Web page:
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Middle East/North Africa Analysis: The Rise of a "Civic Islamism"? (Sadiki)

Rachid Ghannounchi, leader of Tunisia's EnnadhaLarbi Sadiki writes for Al Jazeera English:

The Arab Spring has catapulted Islamists onto centre-stage - in Egypt, Libya and Tunisia. Sooner or later, Syria will follow. This dynamic is not going to go away. It is therefore apposite to know how the Arab Spring has, if at all, transformed Islamism and how, in turn, Islamism is transforming the Arab Spring.

Categories, boxes and labels

Civic Islamism is linked with the novelty of the context, the Arab Spring, and the new dynamic of legalised Islamism as in Egypt and Tunisia. Civic Islamism displays features of impressive organisation for the contest of power, coupled with an aptitude to penetrate secular civil society through coalition-building with non-Islamists.

Only through inclusion, competition, participation and the tests of "power", will this force learn to moderate its politics, gradually learning to take its place amongst the progenitors of civic politics in the Arab spring states. 

Civic Islamism will find itself subject to two forms of contestation.

  • From within civic Islamism, there is a challenge among pragmatists and democrats who will triumph over ideological purists and form the core of a civic Islamist culture that adapts to, as well as adopts, fragments of secular politics. This is the rare aspect of "Turkifying" Arab Islamism - mimicking Erdogan's AKP.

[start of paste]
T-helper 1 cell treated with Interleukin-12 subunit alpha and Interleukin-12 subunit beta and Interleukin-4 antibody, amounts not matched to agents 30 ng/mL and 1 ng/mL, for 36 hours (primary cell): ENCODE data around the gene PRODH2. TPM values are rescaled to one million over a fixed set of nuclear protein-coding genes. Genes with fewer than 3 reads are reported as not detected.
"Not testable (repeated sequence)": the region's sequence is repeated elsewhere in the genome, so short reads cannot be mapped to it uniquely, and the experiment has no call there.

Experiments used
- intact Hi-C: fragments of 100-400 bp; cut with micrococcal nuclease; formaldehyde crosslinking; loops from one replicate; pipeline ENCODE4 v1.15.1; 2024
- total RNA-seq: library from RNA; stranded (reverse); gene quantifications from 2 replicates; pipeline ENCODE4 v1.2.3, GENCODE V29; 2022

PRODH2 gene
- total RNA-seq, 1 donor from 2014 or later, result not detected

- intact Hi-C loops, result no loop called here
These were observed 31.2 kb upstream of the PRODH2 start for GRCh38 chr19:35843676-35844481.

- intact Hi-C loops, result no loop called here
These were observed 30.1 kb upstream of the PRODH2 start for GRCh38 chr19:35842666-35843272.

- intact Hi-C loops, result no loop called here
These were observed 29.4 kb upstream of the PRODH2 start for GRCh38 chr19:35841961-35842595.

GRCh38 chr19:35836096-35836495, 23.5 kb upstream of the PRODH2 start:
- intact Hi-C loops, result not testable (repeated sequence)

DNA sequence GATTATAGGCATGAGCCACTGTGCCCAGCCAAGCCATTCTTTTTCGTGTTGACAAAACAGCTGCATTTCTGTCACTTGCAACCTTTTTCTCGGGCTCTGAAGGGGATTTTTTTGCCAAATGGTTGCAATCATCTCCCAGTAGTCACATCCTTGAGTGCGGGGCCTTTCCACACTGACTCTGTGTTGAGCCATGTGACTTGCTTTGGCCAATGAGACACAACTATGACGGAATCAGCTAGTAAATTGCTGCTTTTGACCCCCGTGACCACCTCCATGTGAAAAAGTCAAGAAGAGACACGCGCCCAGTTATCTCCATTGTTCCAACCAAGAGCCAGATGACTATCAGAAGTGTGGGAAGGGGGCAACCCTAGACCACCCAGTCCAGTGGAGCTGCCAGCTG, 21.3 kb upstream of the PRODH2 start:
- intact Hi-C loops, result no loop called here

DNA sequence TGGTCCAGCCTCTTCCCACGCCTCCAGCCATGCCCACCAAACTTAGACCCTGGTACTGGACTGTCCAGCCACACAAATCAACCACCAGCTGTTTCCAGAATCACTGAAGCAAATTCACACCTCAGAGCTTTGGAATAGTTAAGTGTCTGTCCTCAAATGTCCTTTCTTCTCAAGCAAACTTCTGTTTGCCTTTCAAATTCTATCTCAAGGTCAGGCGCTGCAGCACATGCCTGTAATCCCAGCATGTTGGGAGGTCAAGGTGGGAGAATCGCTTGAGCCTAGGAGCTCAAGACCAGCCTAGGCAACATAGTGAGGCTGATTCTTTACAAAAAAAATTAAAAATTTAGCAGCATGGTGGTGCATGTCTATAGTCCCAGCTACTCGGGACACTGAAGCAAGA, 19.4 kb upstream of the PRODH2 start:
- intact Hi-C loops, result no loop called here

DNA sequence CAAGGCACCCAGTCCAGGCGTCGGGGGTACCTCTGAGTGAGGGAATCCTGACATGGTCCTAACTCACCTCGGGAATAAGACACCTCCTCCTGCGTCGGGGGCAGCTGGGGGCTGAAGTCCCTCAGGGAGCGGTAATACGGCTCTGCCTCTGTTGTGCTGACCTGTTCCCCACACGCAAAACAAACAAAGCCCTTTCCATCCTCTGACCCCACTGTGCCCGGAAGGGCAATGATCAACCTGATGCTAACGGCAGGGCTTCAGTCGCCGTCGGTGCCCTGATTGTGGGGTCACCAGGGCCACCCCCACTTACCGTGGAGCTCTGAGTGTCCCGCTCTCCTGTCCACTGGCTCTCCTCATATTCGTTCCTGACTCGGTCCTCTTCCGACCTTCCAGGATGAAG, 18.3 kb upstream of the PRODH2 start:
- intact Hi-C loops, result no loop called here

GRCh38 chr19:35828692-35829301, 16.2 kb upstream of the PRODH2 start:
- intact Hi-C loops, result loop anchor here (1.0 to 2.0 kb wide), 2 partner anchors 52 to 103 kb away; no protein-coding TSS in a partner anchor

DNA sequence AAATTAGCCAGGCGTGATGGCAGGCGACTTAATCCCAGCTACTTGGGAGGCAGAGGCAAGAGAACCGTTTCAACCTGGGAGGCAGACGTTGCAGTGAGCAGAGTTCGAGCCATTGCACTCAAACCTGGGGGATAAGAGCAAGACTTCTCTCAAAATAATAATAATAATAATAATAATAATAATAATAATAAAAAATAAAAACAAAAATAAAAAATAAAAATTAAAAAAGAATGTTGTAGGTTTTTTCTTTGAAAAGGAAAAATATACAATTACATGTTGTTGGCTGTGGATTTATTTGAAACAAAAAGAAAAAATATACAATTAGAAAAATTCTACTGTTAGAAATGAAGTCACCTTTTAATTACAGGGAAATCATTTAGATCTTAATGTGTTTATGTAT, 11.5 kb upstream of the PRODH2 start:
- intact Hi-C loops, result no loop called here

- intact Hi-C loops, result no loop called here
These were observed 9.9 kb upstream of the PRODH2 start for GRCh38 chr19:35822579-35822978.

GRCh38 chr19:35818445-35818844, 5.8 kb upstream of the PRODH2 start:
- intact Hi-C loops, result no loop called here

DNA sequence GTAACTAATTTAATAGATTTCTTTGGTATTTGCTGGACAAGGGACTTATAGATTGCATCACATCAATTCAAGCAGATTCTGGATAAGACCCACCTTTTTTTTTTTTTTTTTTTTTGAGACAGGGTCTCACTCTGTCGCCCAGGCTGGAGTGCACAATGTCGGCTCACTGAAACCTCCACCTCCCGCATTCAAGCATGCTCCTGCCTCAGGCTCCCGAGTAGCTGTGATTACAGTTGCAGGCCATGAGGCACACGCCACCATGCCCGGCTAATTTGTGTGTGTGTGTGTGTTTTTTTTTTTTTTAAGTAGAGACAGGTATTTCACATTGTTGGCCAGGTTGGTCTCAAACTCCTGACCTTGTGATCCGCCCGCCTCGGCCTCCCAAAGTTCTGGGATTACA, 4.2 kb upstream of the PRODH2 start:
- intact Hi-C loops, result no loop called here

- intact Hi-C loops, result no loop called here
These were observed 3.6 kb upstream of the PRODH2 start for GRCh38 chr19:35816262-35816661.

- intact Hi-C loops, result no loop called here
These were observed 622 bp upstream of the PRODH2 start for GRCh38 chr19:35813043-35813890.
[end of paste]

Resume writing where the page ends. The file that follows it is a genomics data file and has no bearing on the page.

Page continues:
In Egypt, "Islam is the solution" is ceding to the notion of "civil state", the guardians of which will be a mix of secularists and Islamists. In Tunisia, Ennahdha is warming up to trusting the presidency to secular and liberal figures (Marzouki, Essebsi, Mestiri or Bin Jafar). It has equally adopted the withdrawal from the "bikini battlefield" and adopted the language of "free-market economy" - not "moral economy". Integration of unveiled women into Islamist networks or Islamist power arrangements may be another device along these lines.
  • There is the contest without which deeper habituation in democratic norms happens over time. They need to engage with the ideas of democracy, which leads to its own contests. But the best way of dealing with these contests is through the learning curve of democratic habituation and practical experience of government.

Comparing the Muslim Brotherhood and Ennahdha

I use here four dimensions which will clarify how to understand this phenomenon in the heart of the geography of the Arab Spring.

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